Not sure what discussion you reference. But it is simply NOT true that the ribs had anything to do with cooling. They are there to strengthen AND stiffen the wheel. Later analysis showed that the effect is not large, so simple wheel plate shapes have been used ever since. The casting process can be used to make either kind of wheel, whether the wheel is cast iron or cast steel, so the ribs have nothing to do with whether they are iron or steel.
     Chilled iron wheels are cast with chills at the wheel tread to improve performance of that area. That process has nothing whatever to do with ribs. Railroads realized as early as 1930 that steel wheels provided better durability, but also cost more, and moreover were often in short supply. Especially after World War II, railroads placing orders for new cars with wrought steel wheels had to accept part or all of the order with cast wheels, because production of wrought wheels could not keep up.
     My basis for this is not only my professional experience in both academic and industrial metallurgy, but my multi-year experience on the AAR Research Committee, involved in research on materials for both rail and wheels, including meetings at the AAR Research Facility near Pueblo, Colorado (now the Transportation Technology Center). Believe me, we covered wheel production and wheel materials to exhaustion.

Tony Thompson
2906 Forest Ave., Berkeley, CA 94705
(510) 540-6538; fax, (510) 540-1937;
e-mail: tony@...


Tony Thompson
 

Rob Kirkham wrote:

Tony, I take it this also explains the existence of cast iron wheels without ribs – i.e. ribs weren’t necessary?

       Exactly.

Tony Thompson             Editor, Signature Press, Berkeley, CA
2906 Forest Ave., Berkeley, CA 94705         www.signaturepress.com
(510) 540-6538; fax, (510) 540-1937; e-mail, tony@...
Publishers of books on railroad history





Paul Hillman
 

Sorry Tony about not telling the strengthening part about the ribbed wheels as I remember discussed. But John Sykes input about their AAR 1968 cut-off date in interchange would mean that in 1950 (my modeling period) there must have been a pretty good mix of ribbed & flat-back wheels.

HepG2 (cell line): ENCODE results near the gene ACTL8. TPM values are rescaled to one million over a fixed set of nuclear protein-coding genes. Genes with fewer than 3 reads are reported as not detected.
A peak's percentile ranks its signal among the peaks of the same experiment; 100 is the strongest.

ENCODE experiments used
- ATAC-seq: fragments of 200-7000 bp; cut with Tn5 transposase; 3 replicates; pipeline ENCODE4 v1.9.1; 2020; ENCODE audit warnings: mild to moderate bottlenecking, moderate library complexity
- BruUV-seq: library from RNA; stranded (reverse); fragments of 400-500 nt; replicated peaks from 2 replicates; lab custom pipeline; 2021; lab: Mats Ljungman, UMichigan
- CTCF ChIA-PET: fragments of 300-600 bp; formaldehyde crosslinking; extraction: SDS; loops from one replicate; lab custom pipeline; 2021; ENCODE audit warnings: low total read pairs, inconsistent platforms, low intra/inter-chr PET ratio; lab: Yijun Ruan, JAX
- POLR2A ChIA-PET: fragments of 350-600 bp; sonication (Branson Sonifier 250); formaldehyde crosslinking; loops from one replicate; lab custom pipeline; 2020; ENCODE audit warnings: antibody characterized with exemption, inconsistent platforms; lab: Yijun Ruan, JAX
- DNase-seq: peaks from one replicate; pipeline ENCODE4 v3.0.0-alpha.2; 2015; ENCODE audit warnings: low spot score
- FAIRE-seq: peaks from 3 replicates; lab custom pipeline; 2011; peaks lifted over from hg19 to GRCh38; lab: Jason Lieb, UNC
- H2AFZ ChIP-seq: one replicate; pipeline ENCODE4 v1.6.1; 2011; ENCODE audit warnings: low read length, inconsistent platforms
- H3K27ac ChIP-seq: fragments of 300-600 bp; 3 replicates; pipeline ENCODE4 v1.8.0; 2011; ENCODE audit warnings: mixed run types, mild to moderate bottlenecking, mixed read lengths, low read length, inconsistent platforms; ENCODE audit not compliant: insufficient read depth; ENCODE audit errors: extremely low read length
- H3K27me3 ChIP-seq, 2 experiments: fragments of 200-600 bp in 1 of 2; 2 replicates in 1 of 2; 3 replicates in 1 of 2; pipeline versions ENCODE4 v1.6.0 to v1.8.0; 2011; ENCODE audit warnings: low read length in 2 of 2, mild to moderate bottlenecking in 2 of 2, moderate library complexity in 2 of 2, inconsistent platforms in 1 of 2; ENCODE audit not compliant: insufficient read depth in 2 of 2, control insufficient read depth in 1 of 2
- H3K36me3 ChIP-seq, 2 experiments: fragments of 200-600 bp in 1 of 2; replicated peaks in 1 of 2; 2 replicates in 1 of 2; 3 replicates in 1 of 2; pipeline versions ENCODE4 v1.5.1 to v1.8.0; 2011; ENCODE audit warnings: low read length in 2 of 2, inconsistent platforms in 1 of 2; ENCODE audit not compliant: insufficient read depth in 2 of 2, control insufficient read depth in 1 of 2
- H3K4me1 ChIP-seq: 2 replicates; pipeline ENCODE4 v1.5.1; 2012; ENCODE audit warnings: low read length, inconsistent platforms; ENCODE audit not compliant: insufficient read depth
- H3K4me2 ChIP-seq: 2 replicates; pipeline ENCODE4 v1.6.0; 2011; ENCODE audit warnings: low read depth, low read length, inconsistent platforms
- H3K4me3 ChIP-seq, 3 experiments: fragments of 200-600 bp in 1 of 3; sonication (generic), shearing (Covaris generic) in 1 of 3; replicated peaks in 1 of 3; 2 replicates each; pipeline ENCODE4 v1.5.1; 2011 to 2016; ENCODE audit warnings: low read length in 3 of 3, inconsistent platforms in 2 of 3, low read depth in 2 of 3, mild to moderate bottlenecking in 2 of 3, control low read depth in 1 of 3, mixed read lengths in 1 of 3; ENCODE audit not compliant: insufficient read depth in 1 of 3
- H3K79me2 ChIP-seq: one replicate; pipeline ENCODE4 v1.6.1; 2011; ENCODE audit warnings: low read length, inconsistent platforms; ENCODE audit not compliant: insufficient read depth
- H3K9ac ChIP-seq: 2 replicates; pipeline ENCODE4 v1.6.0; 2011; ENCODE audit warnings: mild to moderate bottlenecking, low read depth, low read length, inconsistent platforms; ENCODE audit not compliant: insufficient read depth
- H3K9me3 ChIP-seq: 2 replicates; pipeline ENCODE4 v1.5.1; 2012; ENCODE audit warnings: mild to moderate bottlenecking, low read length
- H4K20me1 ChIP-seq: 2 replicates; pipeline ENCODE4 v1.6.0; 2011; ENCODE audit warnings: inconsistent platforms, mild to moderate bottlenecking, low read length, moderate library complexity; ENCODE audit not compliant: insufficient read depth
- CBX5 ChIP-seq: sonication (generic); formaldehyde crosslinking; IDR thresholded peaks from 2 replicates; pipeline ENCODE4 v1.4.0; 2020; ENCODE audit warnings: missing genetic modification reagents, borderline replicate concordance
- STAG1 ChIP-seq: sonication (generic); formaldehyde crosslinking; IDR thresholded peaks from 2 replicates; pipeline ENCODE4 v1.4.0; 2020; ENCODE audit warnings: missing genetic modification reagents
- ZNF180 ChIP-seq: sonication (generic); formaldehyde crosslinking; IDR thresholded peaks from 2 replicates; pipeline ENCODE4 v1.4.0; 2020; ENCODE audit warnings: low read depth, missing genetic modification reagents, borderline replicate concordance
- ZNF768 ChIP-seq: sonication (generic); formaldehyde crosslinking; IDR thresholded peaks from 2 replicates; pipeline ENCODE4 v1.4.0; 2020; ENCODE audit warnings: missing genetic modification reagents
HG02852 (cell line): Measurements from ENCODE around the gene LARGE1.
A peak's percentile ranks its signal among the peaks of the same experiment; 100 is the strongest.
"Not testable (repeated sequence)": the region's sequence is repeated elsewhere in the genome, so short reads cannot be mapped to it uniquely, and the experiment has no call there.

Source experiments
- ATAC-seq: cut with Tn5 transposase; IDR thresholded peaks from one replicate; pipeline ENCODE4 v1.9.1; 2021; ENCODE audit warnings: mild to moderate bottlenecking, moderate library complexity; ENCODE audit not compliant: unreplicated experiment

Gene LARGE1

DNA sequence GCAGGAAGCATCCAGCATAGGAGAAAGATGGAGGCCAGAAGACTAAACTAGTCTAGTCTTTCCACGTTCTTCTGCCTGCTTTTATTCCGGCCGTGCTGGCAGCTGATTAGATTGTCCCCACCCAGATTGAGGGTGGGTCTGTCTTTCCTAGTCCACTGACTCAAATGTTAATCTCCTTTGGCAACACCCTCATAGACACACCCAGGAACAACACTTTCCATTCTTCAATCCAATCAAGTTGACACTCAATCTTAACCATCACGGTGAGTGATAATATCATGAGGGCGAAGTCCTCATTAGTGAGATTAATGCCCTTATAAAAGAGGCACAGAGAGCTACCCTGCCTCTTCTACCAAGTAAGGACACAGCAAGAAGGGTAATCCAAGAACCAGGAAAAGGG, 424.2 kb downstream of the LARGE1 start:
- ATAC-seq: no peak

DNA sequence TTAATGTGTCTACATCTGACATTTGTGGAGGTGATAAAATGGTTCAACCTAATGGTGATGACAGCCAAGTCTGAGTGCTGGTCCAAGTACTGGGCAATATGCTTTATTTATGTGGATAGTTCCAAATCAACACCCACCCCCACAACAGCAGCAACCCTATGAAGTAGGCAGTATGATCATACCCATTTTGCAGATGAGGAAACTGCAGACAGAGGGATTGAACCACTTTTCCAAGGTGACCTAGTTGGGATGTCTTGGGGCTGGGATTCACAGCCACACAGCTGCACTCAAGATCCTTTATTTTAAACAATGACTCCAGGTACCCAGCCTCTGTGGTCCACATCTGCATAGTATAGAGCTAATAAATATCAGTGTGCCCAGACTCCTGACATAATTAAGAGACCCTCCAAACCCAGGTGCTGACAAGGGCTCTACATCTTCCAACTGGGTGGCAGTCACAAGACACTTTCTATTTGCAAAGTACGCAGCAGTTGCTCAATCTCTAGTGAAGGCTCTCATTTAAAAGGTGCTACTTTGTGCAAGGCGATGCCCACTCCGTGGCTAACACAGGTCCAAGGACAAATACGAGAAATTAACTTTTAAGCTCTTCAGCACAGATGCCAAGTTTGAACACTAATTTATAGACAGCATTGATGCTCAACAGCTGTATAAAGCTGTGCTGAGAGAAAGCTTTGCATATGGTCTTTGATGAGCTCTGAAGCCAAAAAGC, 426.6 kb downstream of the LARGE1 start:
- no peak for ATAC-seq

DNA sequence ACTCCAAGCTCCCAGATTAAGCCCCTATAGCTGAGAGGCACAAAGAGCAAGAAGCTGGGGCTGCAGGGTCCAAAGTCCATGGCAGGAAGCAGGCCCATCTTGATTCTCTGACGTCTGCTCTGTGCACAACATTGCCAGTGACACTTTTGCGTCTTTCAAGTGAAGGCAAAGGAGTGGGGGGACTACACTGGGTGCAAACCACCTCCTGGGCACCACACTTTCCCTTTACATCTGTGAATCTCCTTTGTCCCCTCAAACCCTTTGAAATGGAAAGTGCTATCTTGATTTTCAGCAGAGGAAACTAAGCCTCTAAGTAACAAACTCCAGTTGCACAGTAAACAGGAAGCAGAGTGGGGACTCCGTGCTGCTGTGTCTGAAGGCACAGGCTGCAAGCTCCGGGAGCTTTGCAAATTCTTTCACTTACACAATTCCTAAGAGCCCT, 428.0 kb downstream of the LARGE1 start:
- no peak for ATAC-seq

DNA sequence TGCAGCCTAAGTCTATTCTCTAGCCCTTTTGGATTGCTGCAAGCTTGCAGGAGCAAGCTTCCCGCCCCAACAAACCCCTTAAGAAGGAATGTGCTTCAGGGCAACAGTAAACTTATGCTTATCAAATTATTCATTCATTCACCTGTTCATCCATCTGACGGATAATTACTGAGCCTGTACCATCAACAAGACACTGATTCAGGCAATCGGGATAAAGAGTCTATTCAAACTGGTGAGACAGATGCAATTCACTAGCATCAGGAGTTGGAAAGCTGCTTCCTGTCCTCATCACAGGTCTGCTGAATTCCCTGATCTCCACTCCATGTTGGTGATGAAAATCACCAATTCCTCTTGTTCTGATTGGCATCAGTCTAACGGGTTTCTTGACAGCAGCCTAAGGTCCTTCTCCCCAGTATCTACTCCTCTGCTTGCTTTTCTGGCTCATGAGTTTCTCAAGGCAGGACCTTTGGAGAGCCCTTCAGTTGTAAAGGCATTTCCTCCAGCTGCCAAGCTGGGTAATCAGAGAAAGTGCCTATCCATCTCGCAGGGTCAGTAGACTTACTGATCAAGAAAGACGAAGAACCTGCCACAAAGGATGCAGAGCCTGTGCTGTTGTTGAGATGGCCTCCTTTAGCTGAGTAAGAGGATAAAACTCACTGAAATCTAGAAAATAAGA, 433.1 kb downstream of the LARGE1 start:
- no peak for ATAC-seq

Thanks all, Paul Hillman
 
 
 

----- Original Message -----
Sent: Monday, May 05, 2014 12:22 AM
Subject: Re: [STMFC] Ribbed Back Wheels

 

Paul Hillman wrote:

A few days ago there was a discussion about the purpose of ribbed back wheels, and the answer was the "ribs" were there for cooling during forming - casting of the iron wheels. But, when did we see ribbed-backed wheels disappear from the rails? Apparently the "ribs" went away with the use of steel in wheel making.

    Not sure what discussion you reference. But it is simply NOT true that the ribs had anything to do with cooling. They are there to strengthen AND stiffen the wheel. Later analysis showed that the effect is not large, so simple wheel plate shapes have been used ever since. The casting process can be used to make either kind of wheel, whether the wheel is cast iron or cast steel, so the ribs have nothing to do with whether they are iron or steel.
     Chilled iron wheels are cast with chills at the wheel tread to improve performance of that area. That process has nothing whatever to do with ribs. Railroads realized as early as 1930 that steel wheels provided better durability, but also cost more, and moreover were often in short supply. Especially after World War II, railroads placing orders for new cars with wrought steel wheels had to accept part or all of the order with cast wheels, because production of wrought wheels could not keep up.
     My basis for this is not only my professional experience in both academic and industrial metallurgy, but my multi-year experience on the AAR Research Committee, involved in research on materials for both rail and wheels, including meetings at the AAR Research Facility near Pueblo, Colorado (now the Transportation Technology Center). Believe me, we covered wheel production and wheel materials to exhaustion.

Tony Thompson
2906 Forest Ave., Berkeley, CA 94705
(510) 540-6538; fax, (510) 540-1937;
e-mail: tony@...